Eating disorders have been stereotyped by it's a real illness that doesn’t discriminate on race or class and has little to do with vanity.

Eating disorders have been stereotyped by it's a real illness that doesn’t discriminate on race or class and has little to do with vanity. Sadly it can also life-long after-effects.

Anorexia nervosa, bulimia nervosa and binge-eating disorder are “silent diseases” that impact on sufferers’ physical health and quality of life, their ability to function in daily life and their relationships with family and friends. Anorexia nervosa has the highest death rate of all mental health conditions.

The SA Depression and Anxiety Group (SADAG) explained that an eating disorder was an illness that resulted in people either overeating or starving themselves or adopting unhealthy behaviours concerning food and body weight.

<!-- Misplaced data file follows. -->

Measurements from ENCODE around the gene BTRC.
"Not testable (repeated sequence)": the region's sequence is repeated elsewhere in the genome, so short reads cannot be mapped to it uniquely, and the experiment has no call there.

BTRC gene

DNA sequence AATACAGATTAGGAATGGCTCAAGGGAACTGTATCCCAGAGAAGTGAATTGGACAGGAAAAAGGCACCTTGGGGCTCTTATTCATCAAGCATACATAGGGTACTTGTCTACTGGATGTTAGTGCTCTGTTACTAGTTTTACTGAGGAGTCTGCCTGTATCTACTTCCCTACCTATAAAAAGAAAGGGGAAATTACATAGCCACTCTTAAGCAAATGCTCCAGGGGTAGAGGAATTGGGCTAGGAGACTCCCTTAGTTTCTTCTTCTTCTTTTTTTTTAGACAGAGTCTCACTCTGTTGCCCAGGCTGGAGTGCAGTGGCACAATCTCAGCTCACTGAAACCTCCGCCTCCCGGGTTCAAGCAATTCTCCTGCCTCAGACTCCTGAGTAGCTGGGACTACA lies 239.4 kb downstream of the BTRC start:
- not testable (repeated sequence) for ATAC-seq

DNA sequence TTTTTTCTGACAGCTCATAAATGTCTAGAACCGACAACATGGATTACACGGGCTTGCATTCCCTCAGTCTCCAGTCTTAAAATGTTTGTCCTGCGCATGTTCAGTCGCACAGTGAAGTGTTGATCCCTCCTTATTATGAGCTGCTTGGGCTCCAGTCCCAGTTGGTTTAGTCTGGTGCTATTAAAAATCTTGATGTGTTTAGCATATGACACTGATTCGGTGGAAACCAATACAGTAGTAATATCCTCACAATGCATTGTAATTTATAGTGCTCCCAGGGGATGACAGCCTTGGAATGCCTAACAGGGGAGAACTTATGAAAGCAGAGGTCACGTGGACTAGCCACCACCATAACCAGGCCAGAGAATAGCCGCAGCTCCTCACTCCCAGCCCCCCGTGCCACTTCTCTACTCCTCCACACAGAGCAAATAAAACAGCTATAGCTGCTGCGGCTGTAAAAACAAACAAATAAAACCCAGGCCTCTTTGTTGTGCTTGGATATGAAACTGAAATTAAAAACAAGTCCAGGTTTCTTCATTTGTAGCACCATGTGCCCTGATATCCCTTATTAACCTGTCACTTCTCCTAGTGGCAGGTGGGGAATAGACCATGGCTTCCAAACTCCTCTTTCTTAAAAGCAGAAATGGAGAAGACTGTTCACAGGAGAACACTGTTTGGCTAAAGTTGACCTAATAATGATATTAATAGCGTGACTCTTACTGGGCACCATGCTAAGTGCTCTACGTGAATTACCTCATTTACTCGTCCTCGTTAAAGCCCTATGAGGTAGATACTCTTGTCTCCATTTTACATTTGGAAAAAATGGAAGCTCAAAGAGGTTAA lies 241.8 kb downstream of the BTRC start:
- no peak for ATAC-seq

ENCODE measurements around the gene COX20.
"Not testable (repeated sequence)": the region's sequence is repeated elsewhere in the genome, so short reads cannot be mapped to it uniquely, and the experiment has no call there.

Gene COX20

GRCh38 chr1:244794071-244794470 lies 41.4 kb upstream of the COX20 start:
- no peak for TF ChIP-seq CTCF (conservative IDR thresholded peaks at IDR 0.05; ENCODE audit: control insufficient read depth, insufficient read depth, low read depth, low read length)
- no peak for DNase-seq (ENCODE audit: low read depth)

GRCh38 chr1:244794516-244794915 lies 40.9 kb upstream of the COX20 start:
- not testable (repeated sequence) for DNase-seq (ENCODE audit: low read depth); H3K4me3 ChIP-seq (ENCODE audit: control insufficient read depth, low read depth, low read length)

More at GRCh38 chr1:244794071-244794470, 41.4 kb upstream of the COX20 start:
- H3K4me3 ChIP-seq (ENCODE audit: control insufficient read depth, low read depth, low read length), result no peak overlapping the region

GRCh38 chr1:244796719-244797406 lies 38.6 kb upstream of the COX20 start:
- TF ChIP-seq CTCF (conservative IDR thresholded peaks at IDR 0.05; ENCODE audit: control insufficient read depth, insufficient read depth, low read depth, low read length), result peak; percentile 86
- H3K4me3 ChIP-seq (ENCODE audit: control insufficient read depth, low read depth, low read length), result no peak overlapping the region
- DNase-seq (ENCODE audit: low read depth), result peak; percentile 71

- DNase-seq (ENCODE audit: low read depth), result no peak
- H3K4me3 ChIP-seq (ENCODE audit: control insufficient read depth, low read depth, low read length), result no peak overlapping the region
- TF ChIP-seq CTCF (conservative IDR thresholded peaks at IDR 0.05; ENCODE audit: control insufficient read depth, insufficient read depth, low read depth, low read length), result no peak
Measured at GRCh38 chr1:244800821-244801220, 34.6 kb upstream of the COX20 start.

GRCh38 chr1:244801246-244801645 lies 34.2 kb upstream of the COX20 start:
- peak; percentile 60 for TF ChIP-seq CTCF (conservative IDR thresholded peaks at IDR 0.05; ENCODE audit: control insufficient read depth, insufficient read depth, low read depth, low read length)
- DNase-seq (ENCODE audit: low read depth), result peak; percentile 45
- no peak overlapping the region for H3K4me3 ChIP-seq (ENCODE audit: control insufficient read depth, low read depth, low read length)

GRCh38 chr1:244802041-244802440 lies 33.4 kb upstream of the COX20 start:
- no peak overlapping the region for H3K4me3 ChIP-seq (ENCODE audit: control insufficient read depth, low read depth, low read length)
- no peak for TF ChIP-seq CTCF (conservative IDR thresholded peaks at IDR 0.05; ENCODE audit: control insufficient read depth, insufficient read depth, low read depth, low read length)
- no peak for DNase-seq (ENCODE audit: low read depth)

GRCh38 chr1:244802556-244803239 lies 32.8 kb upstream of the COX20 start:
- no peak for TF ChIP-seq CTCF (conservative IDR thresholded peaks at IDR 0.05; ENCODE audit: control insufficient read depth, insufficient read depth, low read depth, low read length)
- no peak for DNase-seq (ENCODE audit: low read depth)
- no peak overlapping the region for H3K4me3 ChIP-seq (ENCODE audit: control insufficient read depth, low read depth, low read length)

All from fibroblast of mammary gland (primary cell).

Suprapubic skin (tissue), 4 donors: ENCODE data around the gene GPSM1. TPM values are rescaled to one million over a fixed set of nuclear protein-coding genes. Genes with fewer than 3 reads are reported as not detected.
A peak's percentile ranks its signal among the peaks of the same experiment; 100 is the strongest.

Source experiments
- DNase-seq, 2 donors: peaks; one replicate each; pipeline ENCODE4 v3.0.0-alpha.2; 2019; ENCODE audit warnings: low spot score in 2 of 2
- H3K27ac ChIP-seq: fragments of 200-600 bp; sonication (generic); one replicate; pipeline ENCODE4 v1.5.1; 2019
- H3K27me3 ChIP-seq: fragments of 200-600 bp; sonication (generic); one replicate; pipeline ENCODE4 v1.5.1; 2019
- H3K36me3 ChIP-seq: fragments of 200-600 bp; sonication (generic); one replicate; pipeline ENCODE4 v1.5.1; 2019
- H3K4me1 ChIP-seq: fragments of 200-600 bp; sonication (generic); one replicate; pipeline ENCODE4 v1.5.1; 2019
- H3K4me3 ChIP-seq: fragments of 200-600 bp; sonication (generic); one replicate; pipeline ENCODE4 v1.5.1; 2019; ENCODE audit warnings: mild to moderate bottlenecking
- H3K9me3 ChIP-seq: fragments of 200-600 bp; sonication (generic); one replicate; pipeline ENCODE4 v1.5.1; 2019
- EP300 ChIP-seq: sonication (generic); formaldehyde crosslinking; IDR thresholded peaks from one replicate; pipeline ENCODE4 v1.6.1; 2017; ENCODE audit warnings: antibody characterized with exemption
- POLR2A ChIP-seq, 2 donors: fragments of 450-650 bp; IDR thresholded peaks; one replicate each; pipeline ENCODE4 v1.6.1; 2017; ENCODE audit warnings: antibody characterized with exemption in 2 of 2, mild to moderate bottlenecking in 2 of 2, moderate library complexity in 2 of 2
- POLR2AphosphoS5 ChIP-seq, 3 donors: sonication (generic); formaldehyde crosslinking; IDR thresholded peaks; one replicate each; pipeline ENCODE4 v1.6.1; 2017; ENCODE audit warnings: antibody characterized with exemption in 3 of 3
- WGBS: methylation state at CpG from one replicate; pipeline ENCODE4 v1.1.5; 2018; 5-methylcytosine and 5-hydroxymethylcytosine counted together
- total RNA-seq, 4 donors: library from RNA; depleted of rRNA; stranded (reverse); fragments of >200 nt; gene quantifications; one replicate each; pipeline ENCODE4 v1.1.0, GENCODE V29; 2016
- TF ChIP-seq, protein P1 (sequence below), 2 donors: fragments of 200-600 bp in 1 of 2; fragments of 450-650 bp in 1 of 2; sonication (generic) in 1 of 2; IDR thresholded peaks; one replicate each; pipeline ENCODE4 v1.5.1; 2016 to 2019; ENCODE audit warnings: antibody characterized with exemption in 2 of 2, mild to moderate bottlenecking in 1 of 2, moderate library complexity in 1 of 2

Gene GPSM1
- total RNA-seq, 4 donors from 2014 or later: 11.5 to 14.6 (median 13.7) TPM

The South African Society of Psychiatrists (SASOP) said media stereotypes of beauty and “ideal” body types had long been implicated as contributing to eating disorders, especially for those already vulnerable or at-risk.

Professor Christopher Paul Szabo a SASOP member, said there was a “real vs ideal” disconnect between average body sizes and types in real life versus the often-unattainable ideals portrayed in the media and by social media users.

SADAG said successful treatment may come from a combination of approaches.
Talking to a therapist - particularly cognitive behavioural therapy - can help change unhealthy eating habits and thinking patterns.
Nutrition education, family counselling, and support groups also help, while weight-loss programmes can also get long-term control over binge eating. If depression is an issue, medication can help too.